Many of us in the GIS education community recently participated in the annual ESRI International and Education User Conferences (http://www.esri.com/uc and http://www.esri.com/educ).
Two things are clear to me after reflecting on the years I have been attending these events: First, geography is applied daily around the world to solve real problems. The work on display from 13,000 attendees—hundreds of papers presented, a gallery of 1,000 maps, 500 government, nonprofit, industry, and academic exhibitors, make it clear that the geographic perspective and spatial analysis are highly valued skill sets. Understanding how to operate GIS software is not enough—it is the application of the geographic framework within critical thinking and analysis that makes the difference. Second, the variety of disciplines represented—from human health to business, energy, hydrology, seismology, planning, and beyond—show that the geographic perspective is applied far beyond geography.
Are the core themes of geography finally considered important by the workforce and the general population? Scale matters, planning for sustainability is critical, regions endure even in the face of globalization, humans have deep impacts on the environment and the environment continues to impact humans, movement, flow, and patterns have a critical geographic component, and humans and places exhibit wonderful diversity that need to be treasured. The size and viability of these conferences and of the GIS community indicate that the geographic perspective is becoming more valued given the local to global issues we face today.
However, I believe a disconnect still exists between the great respect that the geographic perspective has within the GIS community and the respect that it has in society and with educational policymakers. Geography education is still not connected in most people’s minds to the type of geographic skills that we must have in our workforce. We need to refer policymakers to the new Geospatial Technology Competency Model , which goes beyond technical ability to content knowledge and critical thinking skills. The amount and quality of geography taught and learned is still not what it could be. That’s why I believe that the work of the geography education community is critical. We must continue to support initiatives such as the AAG’s Blueprint for Geography Education, the Geography Map in the Partnership for 21st Century Skills, and geography’s inclusion in the Common Core State Standards movement. We also need to work together on new initiatives to ensure that geography is funded, supported, and tested so that it can be strengthened. We must provide society with individuals who have the geographic perspective. I encourage all of us to work together on this important task.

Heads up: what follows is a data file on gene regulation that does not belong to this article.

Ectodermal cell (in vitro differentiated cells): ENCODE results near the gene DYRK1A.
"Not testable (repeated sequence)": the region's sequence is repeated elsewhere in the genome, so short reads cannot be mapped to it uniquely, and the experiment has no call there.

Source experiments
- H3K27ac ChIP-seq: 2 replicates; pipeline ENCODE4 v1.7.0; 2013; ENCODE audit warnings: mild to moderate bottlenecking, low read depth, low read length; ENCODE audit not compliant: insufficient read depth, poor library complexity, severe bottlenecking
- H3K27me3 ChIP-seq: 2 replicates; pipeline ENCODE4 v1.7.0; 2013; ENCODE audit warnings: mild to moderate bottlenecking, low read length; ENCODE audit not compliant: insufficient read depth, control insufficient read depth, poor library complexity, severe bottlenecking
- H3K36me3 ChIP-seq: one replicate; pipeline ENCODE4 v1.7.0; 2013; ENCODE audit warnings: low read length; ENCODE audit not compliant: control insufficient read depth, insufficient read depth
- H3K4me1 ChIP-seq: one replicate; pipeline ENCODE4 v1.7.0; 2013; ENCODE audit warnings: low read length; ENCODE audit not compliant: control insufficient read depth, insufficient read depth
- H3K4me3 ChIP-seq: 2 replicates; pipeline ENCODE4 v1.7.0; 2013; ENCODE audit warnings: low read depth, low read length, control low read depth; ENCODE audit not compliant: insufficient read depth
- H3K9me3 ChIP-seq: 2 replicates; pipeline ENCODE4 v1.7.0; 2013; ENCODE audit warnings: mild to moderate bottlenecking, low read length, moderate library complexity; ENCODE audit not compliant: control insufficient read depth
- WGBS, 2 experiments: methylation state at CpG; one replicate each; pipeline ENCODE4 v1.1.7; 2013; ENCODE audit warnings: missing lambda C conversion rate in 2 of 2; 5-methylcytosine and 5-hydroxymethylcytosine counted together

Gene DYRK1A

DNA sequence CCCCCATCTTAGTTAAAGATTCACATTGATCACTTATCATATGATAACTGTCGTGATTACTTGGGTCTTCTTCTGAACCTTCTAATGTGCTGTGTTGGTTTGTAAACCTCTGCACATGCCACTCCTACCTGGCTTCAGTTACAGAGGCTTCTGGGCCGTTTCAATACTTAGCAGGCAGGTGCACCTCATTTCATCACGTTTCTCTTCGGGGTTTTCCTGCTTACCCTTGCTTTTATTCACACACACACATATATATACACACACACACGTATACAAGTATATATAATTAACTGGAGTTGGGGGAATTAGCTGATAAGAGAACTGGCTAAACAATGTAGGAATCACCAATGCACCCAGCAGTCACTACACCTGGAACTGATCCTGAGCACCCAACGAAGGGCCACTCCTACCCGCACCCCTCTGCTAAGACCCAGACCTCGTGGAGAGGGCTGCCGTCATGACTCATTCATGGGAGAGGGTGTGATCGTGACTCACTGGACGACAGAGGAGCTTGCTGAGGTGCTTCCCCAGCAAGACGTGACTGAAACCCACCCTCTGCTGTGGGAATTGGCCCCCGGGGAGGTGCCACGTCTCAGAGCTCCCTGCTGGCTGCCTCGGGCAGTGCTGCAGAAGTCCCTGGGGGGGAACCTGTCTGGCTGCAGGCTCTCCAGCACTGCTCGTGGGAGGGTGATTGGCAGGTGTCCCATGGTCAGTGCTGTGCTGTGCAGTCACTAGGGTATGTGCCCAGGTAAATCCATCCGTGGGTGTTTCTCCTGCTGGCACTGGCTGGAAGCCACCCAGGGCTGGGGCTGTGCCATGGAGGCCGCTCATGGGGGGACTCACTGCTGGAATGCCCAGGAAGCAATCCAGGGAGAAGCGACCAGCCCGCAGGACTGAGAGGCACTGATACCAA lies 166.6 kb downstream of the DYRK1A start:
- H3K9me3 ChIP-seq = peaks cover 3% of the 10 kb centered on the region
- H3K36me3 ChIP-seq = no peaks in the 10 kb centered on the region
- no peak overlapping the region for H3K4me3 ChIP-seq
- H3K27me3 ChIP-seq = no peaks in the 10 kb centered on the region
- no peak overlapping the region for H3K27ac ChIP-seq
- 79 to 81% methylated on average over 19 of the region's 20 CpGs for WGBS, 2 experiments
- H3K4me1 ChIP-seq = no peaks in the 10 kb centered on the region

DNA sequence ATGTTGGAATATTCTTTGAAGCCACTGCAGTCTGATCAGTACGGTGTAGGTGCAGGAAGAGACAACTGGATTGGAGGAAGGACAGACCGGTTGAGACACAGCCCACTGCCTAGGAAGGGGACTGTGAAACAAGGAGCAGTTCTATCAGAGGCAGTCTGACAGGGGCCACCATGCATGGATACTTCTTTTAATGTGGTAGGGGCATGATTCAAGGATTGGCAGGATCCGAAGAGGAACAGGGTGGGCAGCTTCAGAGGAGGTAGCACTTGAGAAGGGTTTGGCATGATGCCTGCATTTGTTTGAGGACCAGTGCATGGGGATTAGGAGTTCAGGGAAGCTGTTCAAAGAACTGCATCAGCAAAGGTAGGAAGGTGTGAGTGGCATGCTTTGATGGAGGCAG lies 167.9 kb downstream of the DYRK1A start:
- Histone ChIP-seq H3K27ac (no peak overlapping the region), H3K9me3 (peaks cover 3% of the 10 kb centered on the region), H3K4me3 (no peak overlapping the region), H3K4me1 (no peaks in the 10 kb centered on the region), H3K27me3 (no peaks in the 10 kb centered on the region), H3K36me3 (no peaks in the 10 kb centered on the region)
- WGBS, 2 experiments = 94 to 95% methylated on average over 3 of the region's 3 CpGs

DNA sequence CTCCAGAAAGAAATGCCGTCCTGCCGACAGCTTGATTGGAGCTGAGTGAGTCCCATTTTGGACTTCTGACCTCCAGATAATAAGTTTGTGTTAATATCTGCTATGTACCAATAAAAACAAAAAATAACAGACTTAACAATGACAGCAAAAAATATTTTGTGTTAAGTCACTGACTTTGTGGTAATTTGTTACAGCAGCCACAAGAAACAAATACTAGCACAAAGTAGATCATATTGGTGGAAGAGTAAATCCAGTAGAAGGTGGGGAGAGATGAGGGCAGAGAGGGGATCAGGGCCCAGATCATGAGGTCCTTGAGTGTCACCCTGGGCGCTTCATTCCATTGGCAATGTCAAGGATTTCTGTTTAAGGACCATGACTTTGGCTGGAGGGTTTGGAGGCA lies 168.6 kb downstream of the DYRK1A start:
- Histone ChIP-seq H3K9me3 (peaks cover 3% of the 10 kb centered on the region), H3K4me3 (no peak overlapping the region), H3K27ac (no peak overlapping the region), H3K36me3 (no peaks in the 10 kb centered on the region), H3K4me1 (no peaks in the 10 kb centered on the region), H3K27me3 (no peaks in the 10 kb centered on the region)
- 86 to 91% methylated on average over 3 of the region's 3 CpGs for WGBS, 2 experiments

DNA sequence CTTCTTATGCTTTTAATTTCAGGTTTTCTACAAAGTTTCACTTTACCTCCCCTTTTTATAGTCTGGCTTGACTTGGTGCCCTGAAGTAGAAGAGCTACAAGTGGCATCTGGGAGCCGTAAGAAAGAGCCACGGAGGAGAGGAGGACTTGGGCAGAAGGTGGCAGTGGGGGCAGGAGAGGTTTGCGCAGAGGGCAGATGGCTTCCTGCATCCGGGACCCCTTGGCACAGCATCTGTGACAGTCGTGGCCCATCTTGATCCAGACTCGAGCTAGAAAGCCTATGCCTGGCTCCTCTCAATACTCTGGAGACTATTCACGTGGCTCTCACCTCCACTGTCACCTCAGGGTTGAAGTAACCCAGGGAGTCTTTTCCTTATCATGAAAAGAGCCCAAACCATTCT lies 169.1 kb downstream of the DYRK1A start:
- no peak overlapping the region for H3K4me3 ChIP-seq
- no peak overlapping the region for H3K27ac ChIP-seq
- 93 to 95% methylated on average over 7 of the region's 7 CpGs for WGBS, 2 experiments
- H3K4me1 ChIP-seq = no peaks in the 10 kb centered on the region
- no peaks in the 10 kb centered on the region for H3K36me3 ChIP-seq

-Joseph Kerski, ESRI Education Manager